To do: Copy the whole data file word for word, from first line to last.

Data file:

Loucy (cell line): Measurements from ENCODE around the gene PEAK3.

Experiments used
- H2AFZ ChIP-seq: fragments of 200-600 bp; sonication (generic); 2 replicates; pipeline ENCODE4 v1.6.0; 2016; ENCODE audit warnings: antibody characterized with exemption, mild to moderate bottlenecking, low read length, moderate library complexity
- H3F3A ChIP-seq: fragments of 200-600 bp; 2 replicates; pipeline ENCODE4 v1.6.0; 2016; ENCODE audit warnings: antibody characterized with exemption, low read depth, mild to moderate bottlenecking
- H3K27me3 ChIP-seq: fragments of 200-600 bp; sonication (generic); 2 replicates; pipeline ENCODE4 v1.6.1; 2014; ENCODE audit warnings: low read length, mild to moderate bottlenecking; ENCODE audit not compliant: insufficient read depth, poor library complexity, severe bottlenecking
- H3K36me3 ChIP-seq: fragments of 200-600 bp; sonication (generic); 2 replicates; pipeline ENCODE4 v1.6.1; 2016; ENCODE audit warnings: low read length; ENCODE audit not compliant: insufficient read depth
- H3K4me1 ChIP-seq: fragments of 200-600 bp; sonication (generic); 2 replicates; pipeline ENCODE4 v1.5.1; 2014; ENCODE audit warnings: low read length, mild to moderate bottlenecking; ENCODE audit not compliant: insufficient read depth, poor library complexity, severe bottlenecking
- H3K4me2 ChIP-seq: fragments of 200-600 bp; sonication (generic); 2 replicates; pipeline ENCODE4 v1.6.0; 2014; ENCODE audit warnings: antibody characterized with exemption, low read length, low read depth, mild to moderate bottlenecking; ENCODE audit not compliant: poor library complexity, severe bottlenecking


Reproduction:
Loucy (cell line): Measurements from ENCODE around the gene PEAK3.

Experiments used
- H2AFZ ChIP-seq: fragments of 200-600 bp; sonication (generic); 2 replicates; pipeline ENCODE4 v1.6.0; 2016; ENCODE audit warnings: antibody characterized with exemption, mild to moderate bottlenecking, low read length, moderate library complexity
- H3F3A ChIP-seq: fragments of 200-600 bp; 2 replicates; pipeline ENCODE4 v1.6.0; 2016; ENCODE audit warnings: antibody characterized with exemption, low read depth, mild to moderate bottlenecking
- H3K27me3 ChIP-seq: fragments of 200-600 bp; sonication (generic); 2 replicates; pipeline ENCODE4 v1.6.1; 2014; ENCODE audit warnings: low read length, mild to moderate bottlenecking; ENCODE audit not compliant: insufficient read depth, poor library complexity, severe bottlenecking
- H3K36me3 ChIP-seq: fragments of 200-600 bp; sonication (generic); 2 replicates; pipeline ENCODE4 v1.6.1; 2016; ENCODE audit warnings: low read length; ENCODE audit not compliant: insufficient read depth
- H3K4me1 ChIP-seq: fragments of 200-600 bp; sonication (generic); 2 replicates; pipeline ENCODE4 v1.5.1; 2014; ENCODE audit warnings: low read length, mild to moderate bottlenecking; ENCODE audit not compliant: insufficient read depth, poor library complexity, severe bottlenecking
- H3K4me2 ChIP-seq: fragments of 200-600 bp; sonication (generic); 2 replicates; pipeline ENCODE4 v1.6.0; 2014; ENCODE audit warnings: antibody characterized with exemption, low read length, low read depth, mild to moderate bottlenecking; ENCODE audit not compliant: poor library complexity, severe bottlenecking